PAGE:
2017 Indigenous Law & Policy Center Fellowship Announcement

The Indigenous Law & Policy Center welcomes applications for the 2017–2018 Fellow position.

Position Summary

The ILPC Fellowship is a flexible position that offers one new law grad each year the chance to work in a setting that is both academic and clinical in nature. Depending on the particular interests of the Fellow, there may be more time spent developing academic articles, researching and writing briefs, interacting with students and legal professionals, or attending conferences centered on Indian law.

Duties and Responsibilities

The following duties and responsibilities are an approximate list of the duties and responsibilities of past Fellows. The Fellow chosen will have the opportunity to spend more time in areas that interest them, but may have to complete additional duties as required by the ILPC.

  1. Maintain a weekly study skills and community-building meeting with 1L students interested in the Indigenous Law & Policy Certificate.
  2. Co-teach the Indian Law Clinic class and the NNALSA Moot Court class.
  3. Act in a staff attorney capacity, researching and writing on problems of federal Indian law as they arise, especially in the ICWA Appellate Project of the Indian Law Clinic.
  4. Assist with the preparation of party and amicus briefs handled by the ILPC.
  5. Publish or work towards publishing a scholarly article, white paper, or working paper based on independent research.
  6. Help with the organization and facilitation of the annual ILPC conference.

Qualifications

  1. Recent graduate of an ABA accredited law school.
  2. Taken a course or have experience in Federal Indian Law.
  3. Commitment and availability to hold the Fellow position from July 2017–June 2018, as well as a willingness to travel occasionally to conferences.
  4. Bar passage is not required, but Fellows are encouraged to take the bar exam.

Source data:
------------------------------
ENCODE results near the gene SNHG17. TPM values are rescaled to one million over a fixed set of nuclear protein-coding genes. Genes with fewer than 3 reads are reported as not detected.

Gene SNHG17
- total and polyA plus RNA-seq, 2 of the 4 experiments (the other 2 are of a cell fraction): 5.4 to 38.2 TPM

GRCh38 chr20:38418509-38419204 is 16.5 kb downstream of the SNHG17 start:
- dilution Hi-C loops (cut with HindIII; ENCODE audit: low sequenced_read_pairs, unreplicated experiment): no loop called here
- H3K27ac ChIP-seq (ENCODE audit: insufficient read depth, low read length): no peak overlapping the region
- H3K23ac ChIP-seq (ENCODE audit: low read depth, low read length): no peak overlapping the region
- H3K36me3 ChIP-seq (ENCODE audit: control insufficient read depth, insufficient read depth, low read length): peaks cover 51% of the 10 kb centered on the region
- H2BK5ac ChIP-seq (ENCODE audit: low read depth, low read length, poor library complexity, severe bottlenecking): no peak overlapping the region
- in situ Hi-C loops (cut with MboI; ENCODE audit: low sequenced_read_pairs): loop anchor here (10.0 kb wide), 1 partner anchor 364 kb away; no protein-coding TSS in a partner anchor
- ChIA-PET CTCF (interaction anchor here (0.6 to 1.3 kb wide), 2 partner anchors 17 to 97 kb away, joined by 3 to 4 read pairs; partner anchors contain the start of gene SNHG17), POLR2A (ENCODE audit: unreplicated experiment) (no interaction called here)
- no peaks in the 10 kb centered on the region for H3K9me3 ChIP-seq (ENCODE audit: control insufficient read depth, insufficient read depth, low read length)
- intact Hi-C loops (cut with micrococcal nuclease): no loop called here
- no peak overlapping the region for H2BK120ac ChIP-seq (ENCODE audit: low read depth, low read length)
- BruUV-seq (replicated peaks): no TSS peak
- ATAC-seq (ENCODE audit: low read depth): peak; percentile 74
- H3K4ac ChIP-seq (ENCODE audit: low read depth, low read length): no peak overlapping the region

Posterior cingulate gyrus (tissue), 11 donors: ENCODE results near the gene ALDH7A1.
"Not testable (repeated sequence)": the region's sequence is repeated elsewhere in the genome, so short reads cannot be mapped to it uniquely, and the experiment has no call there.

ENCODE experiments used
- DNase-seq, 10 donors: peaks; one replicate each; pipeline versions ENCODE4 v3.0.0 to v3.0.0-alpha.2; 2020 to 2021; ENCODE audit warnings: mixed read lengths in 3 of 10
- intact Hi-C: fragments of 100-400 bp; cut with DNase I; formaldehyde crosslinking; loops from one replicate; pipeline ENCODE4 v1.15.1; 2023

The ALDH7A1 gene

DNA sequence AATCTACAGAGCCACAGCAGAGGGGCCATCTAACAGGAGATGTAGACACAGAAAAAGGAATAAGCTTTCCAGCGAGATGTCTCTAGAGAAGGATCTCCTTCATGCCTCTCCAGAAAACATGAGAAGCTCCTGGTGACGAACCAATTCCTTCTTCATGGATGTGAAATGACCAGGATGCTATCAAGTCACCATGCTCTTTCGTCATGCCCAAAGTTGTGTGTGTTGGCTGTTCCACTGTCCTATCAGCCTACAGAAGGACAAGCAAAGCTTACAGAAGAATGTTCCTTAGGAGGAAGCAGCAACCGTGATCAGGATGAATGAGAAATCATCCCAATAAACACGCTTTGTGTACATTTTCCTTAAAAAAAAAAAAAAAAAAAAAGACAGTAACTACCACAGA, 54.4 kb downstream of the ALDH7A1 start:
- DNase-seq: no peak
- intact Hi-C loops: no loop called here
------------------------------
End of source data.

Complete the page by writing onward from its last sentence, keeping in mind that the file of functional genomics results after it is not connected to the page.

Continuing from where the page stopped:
Compensation

$42,099, plus Michigan State University College of Law full time staff benefits.

Application Requirements

Please submit a cover letter outlining your interest and personal goals, a current resume and writing sample, and two references to Sarah Donnelly at donnel93@law.msu.edu via PDF attachment by April 15, 2017.

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Friday Job Announcements

Job vacancies are posted on Friday. Some announcements might still appear throughout the week. If you would like your Indian law job posted on Turtle Talk, please email indigenous@law.msu.edu.

Choctaw Nation of Oklahoma

Attorney, Durant, OK. Applicants should send their resumes to: Karen Burkett, Senior Recruiter, at kburkett@choctawnation.com

Tohono O’odham Nation

Chief Prosecutor, Sells, AZ. Applicants must have at least six years of relevant experience, including three years of supervisory experience, and be licensed in Arizona.  To apply, please send a cover letter, resume, and three writing samples to Laura Berglan, Acting Attorney General, via email at laura.berglan@tonation-nsn.gov.

Bear River Band of Rohnerville

Court Clerk, Loleta, CA. Apply here.

Oglala Sioux Tribe

In-house Attorneys (2), Pine Ridge, SD. Requirements: degree from an accredited law school; admitted to practice and in good standing by a State Bar Association; hair follicle drug test; criminal background check; experience working with Tribes and knowledge of federal Indian law. Salary: depends on years of legal experience, up to $150,000 per annum. Interested candidates must submit a Letter of Intent and documents to: Lisa Cummings, Oglala Sioux Tribe, Legal Department, PO Box 2070, Pine Ridge, SD 57770 or email to LisaC@oglala.org. Telephone number: 605.867.2138.

University of Washington School of Law

Staff Attorney, Tribal Court Public Defense Clinic, Seattle, WA.

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Permit Issued for Keystone XL Pipeline

Here.

Posted in Author: Matthew L.M. Fletcher, cultural resources, Environmental, News | Tagged | Leave a comment

Federal Court Dismisses Claims by “Historic Ione Band of Miwok Indians Tribe”

Here are the materials in Villa v. Jewell (E.D. Cal.):

16-1 Motion to Dismiss

20 Opposition

23 Reply

26 DCT Order

Posted in Author: Matthew L.M. Fletcher, federal recognition, Research, tribal membership, trust relationship | Tagged , , , , | Leave a comment

Richard Hughes on Pueblo Water Rights

Richard W. Hughes has published “Pueblo Indian Water Rights: Charting the Unknown” in the Natural Resources Journal, Winter 2017.

Here is the abstract: